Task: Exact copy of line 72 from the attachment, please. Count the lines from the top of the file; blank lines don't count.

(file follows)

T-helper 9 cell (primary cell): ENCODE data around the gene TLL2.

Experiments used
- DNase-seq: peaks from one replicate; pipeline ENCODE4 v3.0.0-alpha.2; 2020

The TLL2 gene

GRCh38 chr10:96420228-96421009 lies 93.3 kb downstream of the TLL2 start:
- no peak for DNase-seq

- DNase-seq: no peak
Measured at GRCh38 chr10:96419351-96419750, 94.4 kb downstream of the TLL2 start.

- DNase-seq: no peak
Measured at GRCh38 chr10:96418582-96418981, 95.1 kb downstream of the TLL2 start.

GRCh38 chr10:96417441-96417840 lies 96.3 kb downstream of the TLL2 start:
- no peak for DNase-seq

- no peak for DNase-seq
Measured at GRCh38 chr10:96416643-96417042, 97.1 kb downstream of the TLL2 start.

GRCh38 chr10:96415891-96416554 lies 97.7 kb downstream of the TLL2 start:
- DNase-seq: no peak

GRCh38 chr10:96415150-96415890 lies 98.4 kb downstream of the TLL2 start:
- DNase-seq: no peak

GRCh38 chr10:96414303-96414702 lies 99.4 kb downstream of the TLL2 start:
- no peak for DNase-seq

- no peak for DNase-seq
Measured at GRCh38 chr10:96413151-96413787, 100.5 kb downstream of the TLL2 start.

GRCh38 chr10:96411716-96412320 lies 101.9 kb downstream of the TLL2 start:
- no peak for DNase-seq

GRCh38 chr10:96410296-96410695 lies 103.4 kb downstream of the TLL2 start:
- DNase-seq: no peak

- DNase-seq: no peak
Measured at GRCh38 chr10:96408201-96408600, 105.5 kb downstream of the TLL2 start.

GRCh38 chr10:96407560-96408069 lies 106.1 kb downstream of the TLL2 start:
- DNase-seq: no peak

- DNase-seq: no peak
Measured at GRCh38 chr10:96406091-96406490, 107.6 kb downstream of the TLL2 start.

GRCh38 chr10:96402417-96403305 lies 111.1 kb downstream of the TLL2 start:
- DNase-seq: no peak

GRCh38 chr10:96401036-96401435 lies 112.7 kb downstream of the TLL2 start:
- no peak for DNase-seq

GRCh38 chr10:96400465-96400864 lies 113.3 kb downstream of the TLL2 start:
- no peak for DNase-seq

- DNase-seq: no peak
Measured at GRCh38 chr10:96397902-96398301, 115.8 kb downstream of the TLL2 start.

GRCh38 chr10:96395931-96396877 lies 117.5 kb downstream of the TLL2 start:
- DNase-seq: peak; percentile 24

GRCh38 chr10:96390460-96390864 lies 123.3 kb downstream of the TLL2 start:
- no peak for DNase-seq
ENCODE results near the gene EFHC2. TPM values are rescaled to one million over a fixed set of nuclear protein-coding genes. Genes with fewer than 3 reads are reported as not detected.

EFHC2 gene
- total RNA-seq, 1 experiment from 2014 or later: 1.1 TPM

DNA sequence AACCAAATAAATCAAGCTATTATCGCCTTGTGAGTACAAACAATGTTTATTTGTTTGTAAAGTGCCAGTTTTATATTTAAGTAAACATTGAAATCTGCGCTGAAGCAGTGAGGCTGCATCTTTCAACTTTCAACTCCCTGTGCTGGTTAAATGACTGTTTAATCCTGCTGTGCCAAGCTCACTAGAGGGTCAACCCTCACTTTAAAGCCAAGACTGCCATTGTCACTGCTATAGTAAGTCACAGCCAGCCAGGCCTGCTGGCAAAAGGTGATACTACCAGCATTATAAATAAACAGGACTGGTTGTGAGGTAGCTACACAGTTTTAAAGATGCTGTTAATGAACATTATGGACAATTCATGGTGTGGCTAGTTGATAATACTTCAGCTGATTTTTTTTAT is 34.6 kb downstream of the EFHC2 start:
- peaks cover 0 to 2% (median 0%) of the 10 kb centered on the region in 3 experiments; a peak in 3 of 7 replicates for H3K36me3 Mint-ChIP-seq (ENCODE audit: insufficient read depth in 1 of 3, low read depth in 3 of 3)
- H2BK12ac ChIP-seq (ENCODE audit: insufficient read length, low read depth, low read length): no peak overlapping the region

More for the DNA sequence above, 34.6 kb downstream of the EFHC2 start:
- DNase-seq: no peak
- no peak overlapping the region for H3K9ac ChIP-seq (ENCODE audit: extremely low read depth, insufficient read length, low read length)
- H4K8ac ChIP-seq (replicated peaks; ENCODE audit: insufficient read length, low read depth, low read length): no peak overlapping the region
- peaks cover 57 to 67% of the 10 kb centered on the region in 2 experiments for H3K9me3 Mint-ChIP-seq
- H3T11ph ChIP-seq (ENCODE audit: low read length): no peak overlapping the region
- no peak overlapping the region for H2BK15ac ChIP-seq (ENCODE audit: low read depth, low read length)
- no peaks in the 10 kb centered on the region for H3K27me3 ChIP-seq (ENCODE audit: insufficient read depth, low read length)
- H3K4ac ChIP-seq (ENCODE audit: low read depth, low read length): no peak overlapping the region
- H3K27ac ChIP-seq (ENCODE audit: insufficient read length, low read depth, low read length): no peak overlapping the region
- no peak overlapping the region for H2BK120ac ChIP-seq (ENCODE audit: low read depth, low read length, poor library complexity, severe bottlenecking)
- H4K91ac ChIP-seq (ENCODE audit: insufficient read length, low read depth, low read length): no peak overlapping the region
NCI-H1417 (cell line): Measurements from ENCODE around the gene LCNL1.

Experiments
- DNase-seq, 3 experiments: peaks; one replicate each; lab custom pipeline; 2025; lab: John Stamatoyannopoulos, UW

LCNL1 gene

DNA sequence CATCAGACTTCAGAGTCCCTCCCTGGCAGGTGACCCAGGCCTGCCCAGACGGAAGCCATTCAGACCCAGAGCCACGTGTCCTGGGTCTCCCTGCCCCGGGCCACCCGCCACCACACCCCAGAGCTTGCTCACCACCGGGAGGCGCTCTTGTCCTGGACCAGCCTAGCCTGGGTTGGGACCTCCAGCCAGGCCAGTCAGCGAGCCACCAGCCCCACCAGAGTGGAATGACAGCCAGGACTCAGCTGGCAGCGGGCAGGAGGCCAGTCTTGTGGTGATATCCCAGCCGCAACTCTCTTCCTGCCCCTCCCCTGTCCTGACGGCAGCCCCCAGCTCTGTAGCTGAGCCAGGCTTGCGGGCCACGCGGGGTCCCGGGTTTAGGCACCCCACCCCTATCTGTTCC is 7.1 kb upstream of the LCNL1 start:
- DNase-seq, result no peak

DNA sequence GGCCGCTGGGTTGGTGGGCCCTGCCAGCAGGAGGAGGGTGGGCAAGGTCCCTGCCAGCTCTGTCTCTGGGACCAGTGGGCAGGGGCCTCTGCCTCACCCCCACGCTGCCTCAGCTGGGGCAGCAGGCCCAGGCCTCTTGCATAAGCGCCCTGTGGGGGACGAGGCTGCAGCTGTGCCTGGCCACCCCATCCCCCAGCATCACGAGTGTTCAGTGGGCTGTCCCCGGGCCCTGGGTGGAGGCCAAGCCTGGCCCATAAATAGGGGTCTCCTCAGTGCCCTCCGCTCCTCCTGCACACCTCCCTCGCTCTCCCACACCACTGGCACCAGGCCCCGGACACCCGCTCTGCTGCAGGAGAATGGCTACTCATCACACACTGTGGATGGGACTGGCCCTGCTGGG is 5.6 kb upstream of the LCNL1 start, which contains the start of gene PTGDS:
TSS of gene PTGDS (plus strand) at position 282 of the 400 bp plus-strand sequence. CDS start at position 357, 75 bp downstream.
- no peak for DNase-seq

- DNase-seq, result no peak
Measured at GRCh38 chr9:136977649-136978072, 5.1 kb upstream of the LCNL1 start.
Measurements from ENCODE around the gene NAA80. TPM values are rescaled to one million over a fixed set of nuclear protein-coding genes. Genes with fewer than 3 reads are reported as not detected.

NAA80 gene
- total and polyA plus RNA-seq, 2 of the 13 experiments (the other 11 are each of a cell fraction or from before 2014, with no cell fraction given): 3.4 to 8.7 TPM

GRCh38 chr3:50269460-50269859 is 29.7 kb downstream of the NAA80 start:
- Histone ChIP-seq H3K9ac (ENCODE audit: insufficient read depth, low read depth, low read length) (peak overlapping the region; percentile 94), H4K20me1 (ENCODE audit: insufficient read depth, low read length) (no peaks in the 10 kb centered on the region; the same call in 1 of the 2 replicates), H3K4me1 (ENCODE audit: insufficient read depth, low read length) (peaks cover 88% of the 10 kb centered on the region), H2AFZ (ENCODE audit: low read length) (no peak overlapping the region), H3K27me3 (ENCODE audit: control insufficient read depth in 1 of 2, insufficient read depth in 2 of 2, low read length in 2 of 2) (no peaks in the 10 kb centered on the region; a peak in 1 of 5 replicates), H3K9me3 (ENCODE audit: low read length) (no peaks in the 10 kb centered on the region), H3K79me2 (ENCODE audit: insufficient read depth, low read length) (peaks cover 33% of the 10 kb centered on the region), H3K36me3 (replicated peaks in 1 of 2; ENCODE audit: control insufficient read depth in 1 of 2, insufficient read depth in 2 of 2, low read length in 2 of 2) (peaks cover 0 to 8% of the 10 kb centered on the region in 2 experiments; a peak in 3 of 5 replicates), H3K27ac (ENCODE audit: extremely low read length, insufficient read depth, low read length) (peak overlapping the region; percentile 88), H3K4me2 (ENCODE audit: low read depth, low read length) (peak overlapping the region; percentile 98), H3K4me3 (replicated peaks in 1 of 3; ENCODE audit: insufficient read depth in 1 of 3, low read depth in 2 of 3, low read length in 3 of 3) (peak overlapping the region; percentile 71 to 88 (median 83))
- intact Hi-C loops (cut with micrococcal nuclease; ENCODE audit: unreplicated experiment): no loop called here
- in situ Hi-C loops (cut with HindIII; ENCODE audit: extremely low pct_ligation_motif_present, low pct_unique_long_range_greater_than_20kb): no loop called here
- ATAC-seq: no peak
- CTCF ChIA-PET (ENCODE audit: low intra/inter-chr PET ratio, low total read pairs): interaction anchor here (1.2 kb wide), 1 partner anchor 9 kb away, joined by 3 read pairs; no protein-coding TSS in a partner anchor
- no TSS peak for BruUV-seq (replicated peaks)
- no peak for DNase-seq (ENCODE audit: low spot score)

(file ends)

- DNase-seq, result no peak